“I use 10-lb. Gamma High-Vis mono. I’ll put a two-way swivel about halfway down to the depth I’ll be fishing and add a 1/2-oz. egg weight. That keeps the rig down. I’ll then add more 10-lb. line and put a three-way swivel at the end. I use two leaders made up from 8-lb. clear mono. One leader is 6 inches, and the second one is 30 inches.

“For the jigs, I’ll usually use a 1/16-oz. head with a No. 1 or No. 2 Tru-Turn hook.

“I am a big fan of the plastics made by Bobby Garland Lures. I love the Baby Shad he makes and a newer one called the Swim’R. I then tip each jig with a live minnow.”

Dan trolls at only 0.2 or 0.3 mph and constantly watches his GPS unit to stay at that speed. He said that allows the crappie to catch the bait.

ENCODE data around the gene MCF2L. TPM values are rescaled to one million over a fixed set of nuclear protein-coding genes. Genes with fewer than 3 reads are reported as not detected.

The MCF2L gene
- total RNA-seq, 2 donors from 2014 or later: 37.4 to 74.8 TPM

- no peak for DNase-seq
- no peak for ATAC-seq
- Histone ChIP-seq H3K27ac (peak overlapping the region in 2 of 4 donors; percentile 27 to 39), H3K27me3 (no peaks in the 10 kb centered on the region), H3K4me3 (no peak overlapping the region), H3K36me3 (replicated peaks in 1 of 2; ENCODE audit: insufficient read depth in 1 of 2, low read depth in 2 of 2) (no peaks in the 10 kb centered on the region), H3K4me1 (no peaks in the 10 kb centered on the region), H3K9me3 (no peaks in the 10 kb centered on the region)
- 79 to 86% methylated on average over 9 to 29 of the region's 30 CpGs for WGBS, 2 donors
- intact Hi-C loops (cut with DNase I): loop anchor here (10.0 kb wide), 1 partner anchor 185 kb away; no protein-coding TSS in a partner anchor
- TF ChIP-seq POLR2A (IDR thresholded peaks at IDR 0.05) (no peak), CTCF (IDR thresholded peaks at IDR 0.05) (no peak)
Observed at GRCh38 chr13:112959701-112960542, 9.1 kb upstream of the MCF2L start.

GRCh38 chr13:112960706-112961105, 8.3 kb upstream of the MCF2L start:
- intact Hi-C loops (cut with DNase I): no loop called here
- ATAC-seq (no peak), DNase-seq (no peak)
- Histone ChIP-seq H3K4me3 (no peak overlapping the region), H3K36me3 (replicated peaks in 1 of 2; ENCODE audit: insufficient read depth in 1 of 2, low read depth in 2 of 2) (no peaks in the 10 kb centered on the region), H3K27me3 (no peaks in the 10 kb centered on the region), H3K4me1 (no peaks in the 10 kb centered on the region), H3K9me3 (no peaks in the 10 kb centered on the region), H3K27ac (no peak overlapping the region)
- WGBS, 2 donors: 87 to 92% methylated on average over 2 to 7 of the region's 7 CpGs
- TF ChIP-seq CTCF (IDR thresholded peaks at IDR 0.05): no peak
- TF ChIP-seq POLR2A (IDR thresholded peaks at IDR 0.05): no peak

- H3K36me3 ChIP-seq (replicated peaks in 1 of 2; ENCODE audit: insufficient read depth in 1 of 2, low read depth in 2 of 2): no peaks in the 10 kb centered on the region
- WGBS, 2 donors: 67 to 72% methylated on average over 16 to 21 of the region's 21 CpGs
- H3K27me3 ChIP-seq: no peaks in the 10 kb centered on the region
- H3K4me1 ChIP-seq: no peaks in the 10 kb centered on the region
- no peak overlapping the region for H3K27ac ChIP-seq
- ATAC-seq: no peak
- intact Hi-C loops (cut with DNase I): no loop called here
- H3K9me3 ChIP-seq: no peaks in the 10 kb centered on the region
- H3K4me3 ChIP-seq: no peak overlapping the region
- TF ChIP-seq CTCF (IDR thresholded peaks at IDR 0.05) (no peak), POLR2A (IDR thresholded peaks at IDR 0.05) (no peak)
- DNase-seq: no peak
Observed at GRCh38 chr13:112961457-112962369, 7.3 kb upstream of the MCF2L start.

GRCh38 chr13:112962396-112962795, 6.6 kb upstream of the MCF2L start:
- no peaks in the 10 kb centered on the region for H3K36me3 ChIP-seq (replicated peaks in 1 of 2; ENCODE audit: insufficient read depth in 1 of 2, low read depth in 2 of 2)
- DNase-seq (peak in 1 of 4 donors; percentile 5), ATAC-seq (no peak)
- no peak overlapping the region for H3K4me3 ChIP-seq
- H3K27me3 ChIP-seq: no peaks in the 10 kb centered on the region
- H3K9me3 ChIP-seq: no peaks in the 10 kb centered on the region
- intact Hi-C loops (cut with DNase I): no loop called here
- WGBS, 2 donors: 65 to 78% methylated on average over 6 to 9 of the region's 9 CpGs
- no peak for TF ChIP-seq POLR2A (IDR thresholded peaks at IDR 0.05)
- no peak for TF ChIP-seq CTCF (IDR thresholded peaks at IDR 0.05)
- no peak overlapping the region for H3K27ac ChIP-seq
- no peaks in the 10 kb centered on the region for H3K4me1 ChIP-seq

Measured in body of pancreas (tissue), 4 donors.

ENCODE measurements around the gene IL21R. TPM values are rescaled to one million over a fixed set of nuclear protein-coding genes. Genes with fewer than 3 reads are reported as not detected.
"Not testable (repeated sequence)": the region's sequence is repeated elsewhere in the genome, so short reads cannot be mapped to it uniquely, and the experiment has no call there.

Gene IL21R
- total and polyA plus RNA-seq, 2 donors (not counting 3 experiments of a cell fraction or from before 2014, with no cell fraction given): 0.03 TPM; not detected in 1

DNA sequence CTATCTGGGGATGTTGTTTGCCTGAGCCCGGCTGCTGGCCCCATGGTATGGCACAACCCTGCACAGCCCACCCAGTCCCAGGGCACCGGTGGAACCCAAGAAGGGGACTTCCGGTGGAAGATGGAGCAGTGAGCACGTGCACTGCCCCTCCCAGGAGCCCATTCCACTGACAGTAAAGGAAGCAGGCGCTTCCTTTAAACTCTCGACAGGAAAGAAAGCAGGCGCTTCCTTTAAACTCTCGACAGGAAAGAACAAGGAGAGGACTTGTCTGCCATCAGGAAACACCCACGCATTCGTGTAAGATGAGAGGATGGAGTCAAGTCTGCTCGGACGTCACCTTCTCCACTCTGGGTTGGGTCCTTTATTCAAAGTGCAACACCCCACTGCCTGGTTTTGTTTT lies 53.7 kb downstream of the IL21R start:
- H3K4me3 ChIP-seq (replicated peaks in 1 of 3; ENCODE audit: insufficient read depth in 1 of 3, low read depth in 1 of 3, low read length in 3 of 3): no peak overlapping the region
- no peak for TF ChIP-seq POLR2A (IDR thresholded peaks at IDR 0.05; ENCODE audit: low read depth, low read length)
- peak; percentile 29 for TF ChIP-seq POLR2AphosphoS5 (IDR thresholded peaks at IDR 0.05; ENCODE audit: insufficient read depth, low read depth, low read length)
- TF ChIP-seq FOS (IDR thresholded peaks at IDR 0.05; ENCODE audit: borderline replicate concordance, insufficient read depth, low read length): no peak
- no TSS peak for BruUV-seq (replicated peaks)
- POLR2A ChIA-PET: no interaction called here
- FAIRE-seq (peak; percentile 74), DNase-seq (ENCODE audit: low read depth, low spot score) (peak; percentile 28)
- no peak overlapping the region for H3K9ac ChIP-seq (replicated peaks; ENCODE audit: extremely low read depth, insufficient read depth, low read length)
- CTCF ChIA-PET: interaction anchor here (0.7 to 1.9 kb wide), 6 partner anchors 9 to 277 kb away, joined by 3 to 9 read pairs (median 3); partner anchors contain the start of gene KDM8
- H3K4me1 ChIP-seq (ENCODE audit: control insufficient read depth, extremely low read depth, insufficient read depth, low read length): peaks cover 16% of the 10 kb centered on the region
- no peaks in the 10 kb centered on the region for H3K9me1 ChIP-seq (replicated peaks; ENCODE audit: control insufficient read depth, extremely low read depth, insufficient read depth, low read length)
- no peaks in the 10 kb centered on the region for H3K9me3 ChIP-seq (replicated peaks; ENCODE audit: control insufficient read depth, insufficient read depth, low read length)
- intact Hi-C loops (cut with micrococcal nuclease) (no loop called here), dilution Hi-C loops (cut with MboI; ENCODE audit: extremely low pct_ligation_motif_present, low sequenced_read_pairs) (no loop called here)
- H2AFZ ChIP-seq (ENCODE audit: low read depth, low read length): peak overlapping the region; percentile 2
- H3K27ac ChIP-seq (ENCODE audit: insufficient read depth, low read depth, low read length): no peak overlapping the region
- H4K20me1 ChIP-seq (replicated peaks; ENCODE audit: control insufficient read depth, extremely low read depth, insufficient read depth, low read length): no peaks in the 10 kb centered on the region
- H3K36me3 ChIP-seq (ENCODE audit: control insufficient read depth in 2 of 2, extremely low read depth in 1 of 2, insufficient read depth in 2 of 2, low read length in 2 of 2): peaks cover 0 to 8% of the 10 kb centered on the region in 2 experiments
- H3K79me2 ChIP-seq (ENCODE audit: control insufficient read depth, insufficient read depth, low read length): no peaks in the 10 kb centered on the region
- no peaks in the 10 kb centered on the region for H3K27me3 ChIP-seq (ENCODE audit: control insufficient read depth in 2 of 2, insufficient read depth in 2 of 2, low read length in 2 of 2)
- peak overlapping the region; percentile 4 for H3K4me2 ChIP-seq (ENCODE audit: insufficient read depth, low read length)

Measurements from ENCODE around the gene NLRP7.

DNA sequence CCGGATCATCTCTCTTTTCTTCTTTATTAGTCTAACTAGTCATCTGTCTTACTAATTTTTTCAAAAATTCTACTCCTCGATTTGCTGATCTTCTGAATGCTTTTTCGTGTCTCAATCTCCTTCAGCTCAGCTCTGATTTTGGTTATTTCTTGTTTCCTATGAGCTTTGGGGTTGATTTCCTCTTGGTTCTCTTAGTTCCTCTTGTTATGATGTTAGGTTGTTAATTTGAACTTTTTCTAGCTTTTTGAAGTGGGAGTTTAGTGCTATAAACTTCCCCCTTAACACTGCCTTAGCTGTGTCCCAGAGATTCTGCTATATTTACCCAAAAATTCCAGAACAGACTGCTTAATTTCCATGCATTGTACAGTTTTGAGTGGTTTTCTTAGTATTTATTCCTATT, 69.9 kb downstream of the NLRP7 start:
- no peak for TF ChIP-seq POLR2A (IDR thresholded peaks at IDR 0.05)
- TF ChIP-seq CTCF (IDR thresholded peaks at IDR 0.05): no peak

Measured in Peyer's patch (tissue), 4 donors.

That speed also allows him time to speed up and make the baits rise in the water and miss any obstacles he sees on his depthfinder, like big brushpiles or rock that could tangle all the lines and make a huge mess.

Once past the debris, he slows back down and allows the jigs to run at the preferred depth.

“Crappie are not loners,” he said. “When you find one fish, you are usually in a school. When I come across a school where I catch big fish, I’ll usually circle around and go through it once or twice more.”